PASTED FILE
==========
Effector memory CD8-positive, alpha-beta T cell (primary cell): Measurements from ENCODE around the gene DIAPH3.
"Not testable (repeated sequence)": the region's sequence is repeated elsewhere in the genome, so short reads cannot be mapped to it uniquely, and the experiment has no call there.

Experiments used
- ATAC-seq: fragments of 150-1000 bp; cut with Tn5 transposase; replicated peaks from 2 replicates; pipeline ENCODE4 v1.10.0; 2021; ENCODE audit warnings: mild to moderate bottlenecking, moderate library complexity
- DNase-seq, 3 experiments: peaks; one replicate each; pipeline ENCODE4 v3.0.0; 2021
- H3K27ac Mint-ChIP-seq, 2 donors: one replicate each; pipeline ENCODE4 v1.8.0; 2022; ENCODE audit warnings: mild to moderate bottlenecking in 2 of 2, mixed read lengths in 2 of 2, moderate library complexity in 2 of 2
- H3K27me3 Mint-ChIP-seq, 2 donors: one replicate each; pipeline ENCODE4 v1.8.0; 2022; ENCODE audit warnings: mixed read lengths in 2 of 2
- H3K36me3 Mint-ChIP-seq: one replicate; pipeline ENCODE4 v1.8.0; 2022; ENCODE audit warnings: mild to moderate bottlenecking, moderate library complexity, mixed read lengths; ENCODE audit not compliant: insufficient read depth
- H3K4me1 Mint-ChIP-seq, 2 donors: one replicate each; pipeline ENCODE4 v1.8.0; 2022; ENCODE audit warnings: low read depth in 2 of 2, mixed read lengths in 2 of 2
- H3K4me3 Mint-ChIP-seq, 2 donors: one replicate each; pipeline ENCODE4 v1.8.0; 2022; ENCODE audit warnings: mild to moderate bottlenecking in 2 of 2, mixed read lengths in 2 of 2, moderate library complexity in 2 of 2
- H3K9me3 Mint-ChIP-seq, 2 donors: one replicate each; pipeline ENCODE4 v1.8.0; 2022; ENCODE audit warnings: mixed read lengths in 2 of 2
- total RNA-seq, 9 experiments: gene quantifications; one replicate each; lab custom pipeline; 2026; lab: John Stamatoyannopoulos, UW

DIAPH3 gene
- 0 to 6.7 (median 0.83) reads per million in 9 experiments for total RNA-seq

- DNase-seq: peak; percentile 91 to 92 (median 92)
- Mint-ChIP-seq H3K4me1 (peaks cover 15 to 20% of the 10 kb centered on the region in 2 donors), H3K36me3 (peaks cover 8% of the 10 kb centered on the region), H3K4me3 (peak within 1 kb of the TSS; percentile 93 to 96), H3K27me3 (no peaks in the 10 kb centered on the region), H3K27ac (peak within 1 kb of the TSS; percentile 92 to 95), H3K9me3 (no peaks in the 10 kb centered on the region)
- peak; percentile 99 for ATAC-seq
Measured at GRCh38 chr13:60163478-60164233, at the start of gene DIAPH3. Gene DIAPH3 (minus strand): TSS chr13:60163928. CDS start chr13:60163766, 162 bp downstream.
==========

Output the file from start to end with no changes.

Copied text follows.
Effector memory CD8-positive, alpha-beta T cell (primary cell): Measurements from ENCODE around the gene DIAPH3.
"Not testable (repeated sequence)": the region's sequence is repeated elsewhere in the genome, so short reads cannot be mapped to it uniquely, and the experiment has no call there.

Experiments used
- ATAC-seq: fragments of 150-1000 bp; cut with Tn5 transposase; replicated peaks from 2 replicates; pipeline ENCODE4 v1.10.0; 2021; ENCODE audit warnings: mild to moderate bottlenecking, moderate library complexity
- DNase-seq, 3 experiments: peaks; one replicate each; pipeline ENCODE4 v3.0.0; 2021
- H3K27ac Mint-ChIP-seq, 2 donors: one replicate each; pipeline ENCODE4 v1.8.0; 2022; ENCODE audit warnings: mild to moderate bottlenecking in 2 of 2, mixed read lengths in 2 of 2, moderate library complexity in 2 of 2
- H3K27me3 Mint-ChIP-seq, 2 donors: one replicate each; pipeline ENCODE4 v1.8.0; 2022; ENCODE audit warnings: mixed read lengths in 2 of 2
- H3K36me3 Mint-ChIP-seq: one replicate; pipeline ENCODE4 v1.8.0; 2022; ENCODE audit warnings: mild to moderate bottlenecking, moderate library complexity, mixed read lengths; ENCODE audit not compliant: insufficient read depth
- H3K4me1 Mint-ChIP-seq, 2 donors: one replicate each; pipeline ENCODE4 v1.8.0; 2022; ENCODE audit warnings: low read depth in 2 of 2, mixed read lengths in 2 of 2
- H3K4me3 Mint-ChIP-seq, 2 donors: one replicate each; pipeline ENCODE4 v1.8.0; 2022; ENCODE audit warnings: mild to moderate bottlenecking in 2 of 2, mixed read lengths in 2 of 2, moderate library complexity in 2 of 2
- H3K9me3 Mint-ChIP-seq, 2 donors: one replicate each; pipeline ENCODE4 v1.8.0; 2022; ENCODE audit warnings: mixed read lengths in 2 of 2
- total RNA-seq, 9 experiments: gene quantifications; one replicate each; lab custom pipeline; 2026; lab: John Stamatoyannopoulos, UW

DIAPH3 gene
- 0 to 6.7 (median 0.83) reads per million in 9 experiments for total RNA-seq

- DNase-seq: peak; percentile 91 to 92 (median 92)
- Mint-ChIP-seq H3K4me1 (peaks cover 15 to 20% of the 10 kb centered on the region in 2 donors), H3K36me3 (peaks cover 8% of the 10 kb centered on the region), H3K4me3 (peak within 1 kb of the TSS; percentile 93 to 96), H3K27me3 (no peaks in the 10 kb centered on the region), H3K27ac (peak within 1 kb of the TSS; percentile 92 to 95), H3K9me3 (no peaks in the 10 kb centered on the region)
- peak; percentile 99 for ATAC-seq
Measured at GRCh38 chr13:60163478-60164233, at the start of gene DIAPH3. Gene DIAPH3 (minus strand): TSS chr13:60163928. CDS start chr13:60163766, 162 bp downstream.